14 Tierra RipleyWhen Tierra Ripley took freshman English at Gray’s Creek High School, her teacher was Joel Mayo, a poetry enthusiast who has helped organize poetry clubs at the school. 

“I’ve gotten to see her grow from an amazing freshman student,’’ Mayo said. “Her ability to tell a story is strong, one of the strongest I’ve ever seen.’’ 

Mayo isn’t the only one who feels that way. Ripley, now a senior at Gray’s Creek, was recently honored by the North Carolina English Teachers Association as the winner of its statewide high school Poet Laureate Awards. 

The award is named in memory of Kathryn Stripling-Byer, a former North Carolina Poet Laureate who died in 2017. 

Ripley’s winning entry was a short poem entitled “Seafaring Sailor” that uses nautical imagery to tell a story of unrequited love. 

Ripley said she’s been interested in poetry ever since her freshman year as Mayo’s student. 

“It’s a way of self-expression that I can talk about things that I have trouble verbalizing just normally,’’ she said. In addition to writing poetry, Ripley said she likes to write short stories, although she doesn’t do that as much now.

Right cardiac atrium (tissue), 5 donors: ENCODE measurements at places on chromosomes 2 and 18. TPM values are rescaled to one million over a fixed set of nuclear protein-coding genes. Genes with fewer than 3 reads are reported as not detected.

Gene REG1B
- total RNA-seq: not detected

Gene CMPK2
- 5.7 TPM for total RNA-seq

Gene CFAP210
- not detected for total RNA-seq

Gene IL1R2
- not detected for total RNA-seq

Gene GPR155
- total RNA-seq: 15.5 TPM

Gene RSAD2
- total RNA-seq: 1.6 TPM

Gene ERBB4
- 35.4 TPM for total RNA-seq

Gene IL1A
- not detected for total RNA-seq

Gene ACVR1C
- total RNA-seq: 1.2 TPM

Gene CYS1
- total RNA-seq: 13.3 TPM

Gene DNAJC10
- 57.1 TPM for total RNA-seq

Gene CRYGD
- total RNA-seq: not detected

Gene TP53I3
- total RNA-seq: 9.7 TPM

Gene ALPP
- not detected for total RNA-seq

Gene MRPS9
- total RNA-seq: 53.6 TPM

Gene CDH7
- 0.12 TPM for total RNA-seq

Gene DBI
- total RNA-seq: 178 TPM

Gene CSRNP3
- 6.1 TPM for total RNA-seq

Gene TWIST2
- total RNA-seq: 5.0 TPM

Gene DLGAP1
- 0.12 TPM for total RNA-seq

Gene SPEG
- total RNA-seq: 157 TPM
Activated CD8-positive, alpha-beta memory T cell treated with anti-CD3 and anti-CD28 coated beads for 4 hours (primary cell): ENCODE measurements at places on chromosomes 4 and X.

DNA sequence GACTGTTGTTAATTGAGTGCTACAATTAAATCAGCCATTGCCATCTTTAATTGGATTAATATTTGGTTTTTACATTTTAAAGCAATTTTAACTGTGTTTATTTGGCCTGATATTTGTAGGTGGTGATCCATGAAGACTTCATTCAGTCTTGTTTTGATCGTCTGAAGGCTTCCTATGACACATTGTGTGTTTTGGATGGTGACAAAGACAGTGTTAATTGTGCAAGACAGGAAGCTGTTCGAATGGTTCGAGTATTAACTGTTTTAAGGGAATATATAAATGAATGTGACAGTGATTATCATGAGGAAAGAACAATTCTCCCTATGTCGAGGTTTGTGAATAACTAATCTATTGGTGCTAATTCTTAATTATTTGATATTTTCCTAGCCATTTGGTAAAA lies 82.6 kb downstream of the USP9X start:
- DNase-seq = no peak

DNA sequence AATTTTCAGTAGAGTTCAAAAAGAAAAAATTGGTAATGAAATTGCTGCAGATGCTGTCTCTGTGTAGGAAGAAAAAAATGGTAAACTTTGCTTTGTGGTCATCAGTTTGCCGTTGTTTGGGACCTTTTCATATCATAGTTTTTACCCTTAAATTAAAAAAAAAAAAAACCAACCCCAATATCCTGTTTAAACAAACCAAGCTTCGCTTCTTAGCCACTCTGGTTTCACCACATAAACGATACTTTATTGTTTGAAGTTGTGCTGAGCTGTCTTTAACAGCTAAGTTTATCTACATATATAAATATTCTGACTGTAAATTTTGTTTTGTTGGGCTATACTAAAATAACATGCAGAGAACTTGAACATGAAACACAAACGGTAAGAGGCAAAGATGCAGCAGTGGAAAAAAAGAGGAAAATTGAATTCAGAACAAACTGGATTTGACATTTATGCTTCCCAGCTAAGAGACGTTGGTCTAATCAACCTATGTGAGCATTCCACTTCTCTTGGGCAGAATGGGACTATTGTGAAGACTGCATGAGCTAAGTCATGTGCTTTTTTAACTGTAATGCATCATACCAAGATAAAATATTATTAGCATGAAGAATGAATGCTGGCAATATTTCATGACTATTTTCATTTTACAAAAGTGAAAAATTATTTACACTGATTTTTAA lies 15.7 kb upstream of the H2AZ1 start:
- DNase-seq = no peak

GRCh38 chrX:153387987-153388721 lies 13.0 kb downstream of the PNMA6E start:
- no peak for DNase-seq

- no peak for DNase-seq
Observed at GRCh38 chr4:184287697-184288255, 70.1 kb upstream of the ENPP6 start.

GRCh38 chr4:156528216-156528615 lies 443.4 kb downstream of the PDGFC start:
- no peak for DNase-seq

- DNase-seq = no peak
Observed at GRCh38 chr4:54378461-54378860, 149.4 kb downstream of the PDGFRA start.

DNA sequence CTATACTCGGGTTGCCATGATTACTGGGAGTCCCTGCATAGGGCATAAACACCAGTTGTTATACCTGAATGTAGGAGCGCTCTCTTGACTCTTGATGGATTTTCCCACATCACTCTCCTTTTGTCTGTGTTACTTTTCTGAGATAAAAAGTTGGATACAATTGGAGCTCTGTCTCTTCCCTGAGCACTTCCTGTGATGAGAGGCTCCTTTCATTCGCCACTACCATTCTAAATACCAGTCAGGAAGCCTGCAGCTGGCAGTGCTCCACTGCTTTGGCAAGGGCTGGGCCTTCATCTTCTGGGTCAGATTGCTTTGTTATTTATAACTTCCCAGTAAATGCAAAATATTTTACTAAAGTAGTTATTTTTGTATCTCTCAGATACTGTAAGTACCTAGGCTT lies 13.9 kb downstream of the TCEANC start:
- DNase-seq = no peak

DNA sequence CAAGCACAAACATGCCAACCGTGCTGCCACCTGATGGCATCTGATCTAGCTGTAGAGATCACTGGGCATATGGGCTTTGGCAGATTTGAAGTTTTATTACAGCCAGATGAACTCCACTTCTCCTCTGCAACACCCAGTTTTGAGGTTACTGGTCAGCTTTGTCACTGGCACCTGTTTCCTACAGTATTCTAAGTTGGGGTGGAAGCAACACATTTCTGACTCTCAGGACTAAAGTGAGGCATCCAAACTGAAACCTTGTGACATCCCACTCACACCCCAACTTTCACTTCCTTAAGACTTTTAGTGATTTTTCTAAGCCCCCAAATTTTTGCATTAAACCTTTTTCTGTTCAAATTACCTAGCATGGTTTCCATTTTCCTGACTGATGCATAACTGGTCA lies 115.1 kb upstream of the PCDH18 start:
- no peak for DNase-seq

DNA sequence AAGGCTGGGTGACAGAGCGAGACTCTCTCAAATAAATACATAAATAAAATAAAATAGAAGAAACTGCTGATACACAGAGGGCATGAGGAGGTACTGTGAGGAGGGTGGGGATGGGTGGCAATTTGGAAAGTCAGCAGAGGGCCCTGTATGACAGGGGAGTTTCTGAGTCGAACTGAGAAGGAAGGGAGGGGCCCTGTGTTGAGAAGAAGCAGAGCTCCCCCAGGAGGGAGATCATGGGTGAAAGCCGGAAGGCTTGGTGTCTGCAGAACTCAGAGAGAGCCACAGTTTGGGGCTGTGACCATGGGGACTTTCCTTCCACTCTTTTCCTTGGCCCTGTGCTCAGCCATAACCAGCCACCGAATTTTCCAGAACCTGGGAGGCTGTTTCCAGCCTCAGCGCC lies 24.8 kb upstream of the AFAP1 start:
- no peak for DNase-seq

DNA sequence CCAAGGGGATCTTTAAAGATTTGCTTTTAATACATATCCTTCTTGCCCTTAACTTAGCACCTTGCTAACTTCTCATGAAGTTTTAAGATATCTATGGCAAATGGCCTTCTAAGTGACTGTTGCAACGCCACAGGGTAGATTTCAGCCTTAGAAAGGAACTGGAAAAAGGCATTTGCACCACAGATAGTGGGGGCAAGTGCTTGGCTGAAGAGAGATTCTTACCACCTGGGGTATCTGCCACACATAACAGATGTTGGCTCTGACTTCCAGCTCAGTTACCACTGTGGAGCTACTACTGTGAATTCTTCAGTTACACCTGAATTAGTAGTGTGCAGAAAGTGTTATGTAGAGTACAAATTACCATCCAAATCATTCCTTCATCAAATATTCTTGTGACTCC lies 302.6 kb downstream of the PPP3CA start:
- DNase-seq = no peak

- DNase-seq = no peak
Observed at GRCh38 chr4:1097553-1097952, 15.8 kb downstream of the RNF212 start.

“I don’t have a set style or anything,’’ she said of her poetry. “I just write what comes to mind. Sometimes they rhyme, sometimes not.’’ 

   She’s not sure how many poems she’s written over the years but estimates she’s done about a dozen “really good ones.’’ 

   Her entry into the poetry contest came almost by accident. One of her former English teachers had information about the contest posted in her classroom. “It was like the last days of school,’’ she said, near the end of her junior year at Gray’s Creek. 

   The contest required her to submit an original poem that had not been published. It didn’t have to be about a specific subject. 

   She finished the new work in a couple of hours and submitted it in June. 

   She learned she won in early August and was presented the award a couple of weeks ago. 

   “It meant the world to me,’’ she said. “I was so surprised. I entered the contest on a whim. 

   “To get such recognition and to be congratulated for my work was amazing.’’ 

   Ripley said she’s undecided on her college future. She’s just beginning the application process and will likely attend an in-state school. 

   She’d like to continue with poetry, but a lot of that will depend on what opportunities are available to her. 

   “I’d like to involve English in my career,’’ she said. “I’d like to be an author, writer or maybe a journalist, anywhere I can utilize English.’’ 

   Mayo said contests like the one Ripley won are great motivation for students. 

   “I try to provide as many opportunities as possible,’’ Mayo said, “things like our poetry club, the different contests we try to get kids involved in. I think it helps push them so they can have better opportunity to express themselves.’’ 

Photo: Tierra Ripley 

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